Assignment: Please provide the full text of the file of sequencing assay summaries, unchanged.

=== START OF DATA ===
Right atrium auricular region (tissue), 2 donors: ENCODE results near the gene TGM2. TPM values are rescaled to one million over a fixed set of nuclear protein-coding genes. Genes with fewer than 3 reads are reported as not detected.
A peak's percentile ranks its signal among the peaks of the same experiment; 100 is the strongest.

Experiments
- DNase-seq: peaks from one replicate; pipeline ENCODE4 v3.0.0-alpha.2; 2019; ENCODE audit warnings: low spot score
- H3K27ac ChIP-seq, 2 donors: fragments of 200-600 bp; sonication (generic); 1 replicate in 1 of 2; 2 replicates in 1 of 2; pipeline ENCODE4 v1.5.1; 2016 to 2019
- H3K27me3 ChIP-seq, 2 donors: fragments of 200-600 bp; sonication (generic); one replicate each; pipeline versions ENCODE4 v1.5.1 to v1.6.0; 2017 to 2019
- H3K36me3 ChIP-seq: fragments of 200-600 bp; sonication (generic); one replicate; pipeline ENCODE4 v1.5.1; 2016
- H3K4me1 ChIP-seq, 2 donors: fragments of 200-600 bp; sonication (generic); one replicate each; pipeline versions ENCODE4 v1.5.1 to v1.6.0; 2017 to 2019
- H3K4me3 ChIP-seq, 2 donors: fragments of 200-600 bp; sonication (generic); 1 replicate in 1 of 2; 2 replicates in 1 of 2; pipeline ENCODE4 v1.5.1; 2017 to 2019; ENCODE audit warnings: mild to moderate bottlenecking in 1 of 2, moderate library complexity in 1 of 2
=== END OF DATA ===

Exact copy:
Right atrium auricular region (tissue), 2 donors: ENCODE results near the gene TGM2. TPM values are rescaled to one million over a fixed set of nuclear protein-coding genes. Genes with fewer than 3 reads are reported as not detected.
A peak's percentile ranks its signal among the peaks of the same experiment; 100 is the strongest.

Experiments
- DNase-seq: peaks from one replicate; pipeline ENCODE4 v3.0.0-alpha.2; 2019; ENCODE audit warnings: low spot score
- H3K27ac ChIP-seq, 2 donors: fragments of 200-600 bp; sonication (generic); 1 replicate in 1 of 2; 2 replicates in 1 of 2; pipeline ENCODE4 v1.5.1; 2016 to 2019
- H3K27me3 ChIP-seq, 2 donors: fragments of 200-600 bp; sonication (generic); one replicate each; pipeline versions ENCODE4 v1.5.1 to v1.6.0; 2017 to 2019
- H3K36me3 ChIP-seq: fragments of 200-600 bp; sonication (generic); one replicate; pipeline ENCODE4 v1.5.1; 2016
- H3K4me1 ChIP-seq, 2 donors: fragments of 200-600 bp; sonication (generic); one replicate each; pipeline versions ENCODE4 v1.5.1 to v1.6.0; 2017 to 2019
- H3K4me3 ChIP-seq, 2 donors: fragments of 200-600 bp; sonication (generic); 1 replicate in 1 of 2; 2 replicates in 1 of 2; pipeline ENCODE4 v1.5.1; 2017 to 2019; ENCODE audit warnings: mild to moderate bottlenecking in 1 of 2, moderate library complexity in 1 of 2